Creating space for incarcerated parents

When Sierra Williams was 15 years old, she had a doula present at her birth. Inspired by the experience, she became certified as a doula six years ago and has been working with incarcerated and convicted pregnant and parenting people since then. 

Most recently, Williams has carved out space at a monthly support group for parents who have been recently released from correctional facilities or for those who have been put on probation in the greater Minneapolis area . She says the purpose of her group is to foster encouragement and create positive energy. Williams typically sees about five to eight women in her group each month. 

“The women who come feel so fulfilled when they leave the space of being with like-minded people who have been through similar experiences,” Williams says. 

Williams works to match up support group participants with peer supporters. 

“Women will often come out [of correctional facilities] and tell me that they don’t have anyone positive in their lives,” she explains. 

The peer mentor model helps foster healthy bonds. 

Williams stresses the importance of creating safety nets for women once they have been released from jail.

“That’s where you are really tested in survival,” she says. 

It’s difficult for women to secure jobs with convictions on their records, which in turn makes it challenging to afford housing. Many of these women are also enduring other legal battles like child custody arrangements. 

Williams helps participants secure alcohol and drug abuse therapy, provides employment resources, expungement information, and resources for helping with child custody battles. 

She also runs a “clothing closet” where she helps provide community members with things like baby items, maternity clothes and gas cards. 

Participants appreciate the thought Williams puts into her own appearance; she wears bright, cheery colors and t-shirts with motivational sayings on them. 

“If you feel good externally, you’ll start feeling good internally,” she says.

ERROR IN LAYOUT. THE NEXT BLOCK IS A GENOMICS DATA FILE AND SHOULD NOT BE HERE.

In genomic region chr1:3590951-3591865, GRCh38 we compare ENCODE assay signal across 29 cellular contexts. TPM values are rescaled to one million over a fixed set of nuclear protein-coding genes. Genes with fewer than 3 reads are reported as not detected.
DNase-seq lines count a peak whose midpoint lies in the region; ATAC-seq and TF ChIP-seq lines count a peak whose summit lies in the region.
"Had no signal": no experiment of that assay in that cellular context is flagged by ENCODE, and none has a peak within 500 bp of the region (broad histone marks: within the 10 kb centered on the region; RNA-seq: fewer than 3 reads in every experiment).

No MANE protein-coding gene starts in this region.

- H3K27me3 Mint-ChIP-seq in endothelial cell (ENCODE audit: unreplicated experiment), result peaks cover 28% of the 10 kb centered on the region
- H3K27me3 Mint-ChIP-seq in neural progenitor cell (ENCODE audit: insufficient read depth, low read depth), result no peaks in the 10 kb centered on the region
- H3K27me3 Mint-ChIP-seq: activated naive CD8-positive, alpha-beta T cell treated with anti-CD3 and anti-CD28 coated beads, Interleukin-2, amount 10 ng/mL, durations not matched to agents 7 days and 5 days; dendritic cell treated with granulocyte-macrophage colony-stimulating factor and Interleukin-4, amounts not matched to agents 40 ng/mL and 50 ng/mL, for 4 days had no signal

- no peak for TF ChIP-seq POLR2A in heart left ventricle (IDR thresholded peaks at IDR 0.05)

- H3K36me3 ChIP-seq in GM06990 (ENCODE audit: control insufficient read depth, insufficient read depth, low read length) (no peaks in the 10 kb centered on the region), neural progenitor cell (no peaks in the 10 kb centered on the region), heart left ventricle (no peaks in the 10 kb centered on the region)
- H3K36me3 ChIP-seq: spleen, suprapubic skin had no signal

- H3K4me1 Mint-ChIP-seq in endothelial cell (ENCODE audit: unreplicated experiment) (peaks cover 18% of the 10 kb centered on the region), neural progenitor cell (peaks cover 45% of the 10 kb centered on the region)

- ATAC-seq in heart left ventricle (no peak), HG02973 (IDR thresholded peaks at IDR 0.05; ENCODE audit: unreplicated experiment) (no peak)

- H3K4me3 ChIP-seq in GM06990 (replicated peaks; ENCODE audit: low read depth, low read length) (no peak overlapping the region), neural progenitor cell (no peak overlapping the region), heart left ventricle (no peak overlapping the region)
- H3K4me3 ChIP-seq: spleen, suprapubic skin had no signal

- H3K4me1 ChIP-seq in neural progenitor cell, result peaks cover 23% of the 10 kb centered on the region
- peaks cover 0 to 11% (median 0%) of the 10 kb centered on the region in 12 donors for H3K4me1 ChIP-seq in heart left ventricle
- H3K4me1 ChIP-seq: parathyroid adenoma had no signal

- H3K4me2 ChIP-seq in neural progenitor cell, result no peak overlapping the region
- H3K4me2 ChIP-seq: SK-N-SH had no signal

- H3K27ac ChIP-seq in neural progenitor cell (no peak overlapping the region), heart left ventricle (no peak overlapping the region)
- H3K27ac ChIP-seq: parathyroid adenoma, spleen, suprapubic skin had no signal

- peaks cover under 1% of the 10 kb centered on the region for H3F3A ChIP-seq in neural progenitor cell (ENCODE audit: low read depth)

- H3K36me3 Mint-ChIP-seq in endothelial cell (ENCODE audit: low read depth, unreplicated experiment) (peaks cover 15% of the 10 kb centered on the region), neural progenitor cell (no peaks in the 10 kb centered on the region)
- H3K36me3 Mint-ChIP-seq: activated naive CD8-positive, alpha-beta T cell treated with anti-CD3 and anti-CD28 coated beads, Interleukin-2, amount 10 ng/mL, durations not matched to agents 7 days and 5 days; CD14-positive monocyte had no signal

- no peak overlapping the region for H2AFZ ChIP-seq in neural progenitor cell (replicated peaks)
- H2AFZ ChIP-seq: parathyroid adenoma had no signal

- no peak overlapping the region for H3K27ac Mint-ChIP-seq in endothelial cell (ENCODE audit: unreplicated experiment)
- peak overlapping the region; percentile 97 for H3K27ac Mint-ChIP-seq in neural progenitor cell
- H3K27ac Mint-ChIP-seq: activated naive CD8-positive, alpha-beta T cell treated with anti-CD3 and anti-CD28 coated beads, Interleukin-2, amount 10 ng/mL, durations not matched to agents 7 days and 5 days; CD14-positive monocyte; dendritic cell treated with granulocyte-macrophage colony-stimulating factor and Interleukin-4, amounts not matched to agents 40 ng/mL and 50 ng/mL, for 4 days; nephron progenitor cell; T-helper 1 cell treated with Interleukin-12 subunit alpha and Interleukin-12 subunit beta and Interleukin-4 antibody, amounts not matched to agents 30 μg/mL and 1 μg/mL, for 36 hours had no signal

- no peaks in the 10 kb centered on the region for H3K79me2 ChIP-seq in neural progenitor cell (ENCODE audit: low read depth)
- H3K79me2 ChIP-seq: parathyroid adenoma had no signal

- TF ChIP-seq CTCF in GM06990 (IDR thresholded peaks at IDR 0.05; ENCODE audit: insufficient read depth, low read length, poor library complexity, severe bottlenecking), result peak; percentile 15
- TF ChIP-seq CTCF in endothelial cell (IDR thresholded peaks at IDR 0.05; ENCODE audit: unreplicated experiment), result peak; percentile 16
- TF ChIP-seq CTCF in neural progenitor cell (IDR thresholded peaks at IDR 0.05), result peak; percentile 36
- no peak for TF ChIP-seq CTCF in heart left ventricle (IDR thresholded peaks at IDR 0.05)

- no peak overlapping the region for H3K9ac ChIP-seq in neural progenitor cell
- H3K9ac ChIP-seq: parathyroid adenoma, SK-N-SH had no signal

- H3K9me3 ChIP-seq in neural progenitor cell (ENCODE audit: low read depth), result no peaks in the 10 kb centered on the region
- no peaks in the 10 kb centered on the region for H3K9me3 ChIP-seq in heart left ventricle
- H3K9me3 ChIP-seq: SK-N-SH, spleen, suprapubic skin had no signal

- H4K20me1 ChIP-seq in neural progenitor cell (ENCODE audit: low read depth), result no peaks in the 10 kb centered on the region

Williams reminds us that overall, the crimes that women commit are crimes of survival, and that Black women especially sometimes act through intergenerational trauma in a cycle of intergenerational incarceration. 

“As a society there is something wrong,” she says.  “No woman should be feeling like she has to commit a crime to survive in the world.” 

In an interview with Healthy Children Project’s Liz Westwater and Judy Blatchford, Carolyn Beth Sufrin, A.M., M.D., Ph.D. author of Jailcare: Finding the Safety Net for Women behind Bars expounds on what pregnant women are incarcerated for.

“…At least 70 percent of women incarcerated are there for nonviolent offenses,” she begins. 

Sufrin goes on: “Many of them are there on minor charges, and they cannot afford their bail. Then they wrack up fines for not being able to pay and then it compounds. 

Some people are arrested for petty charges of theft. One woman whom I talk about in my book had been in and out of jail over 80 times in her adult life, and all for non violent charges. 

One of the times during her pregnancy, she was there for shoplifting some Dove soap from a CVS. She had a prior criminal record because of the way she was profiled as a Black woman who lived on the streets so she was thrown in jail. For her, it was not an eventful thing. This was what she was used to.”

Sufrin adds, “This is part of the larger story of mass incarceration in the U.S. This has been looked at by a number of sociologists and academics to show that the rise in incarceration rates that we have seen over the last four decades does not correspond to a rise in violent crime and corresponds much more to issues around criminalization of poverty and locking up poor people for various conditions of their lives as well as institutional racism.” 

Williams started a podcast called Everybody Has A Story which features people’s journeys through the legal system. 

Now, having completed the Lactation Counselor Training Course, Williams will also be able to help parents with infant feeding support. 

“It was one of the most amazing experiences I’ve ever had in my life,” Williams says of her training. 

“The instructors were both well-organized, involved and so helpful.”

She says she is excited to pass on the knowledge she gained. 

To support Williams’ work and learn more about her support group, you can email her at

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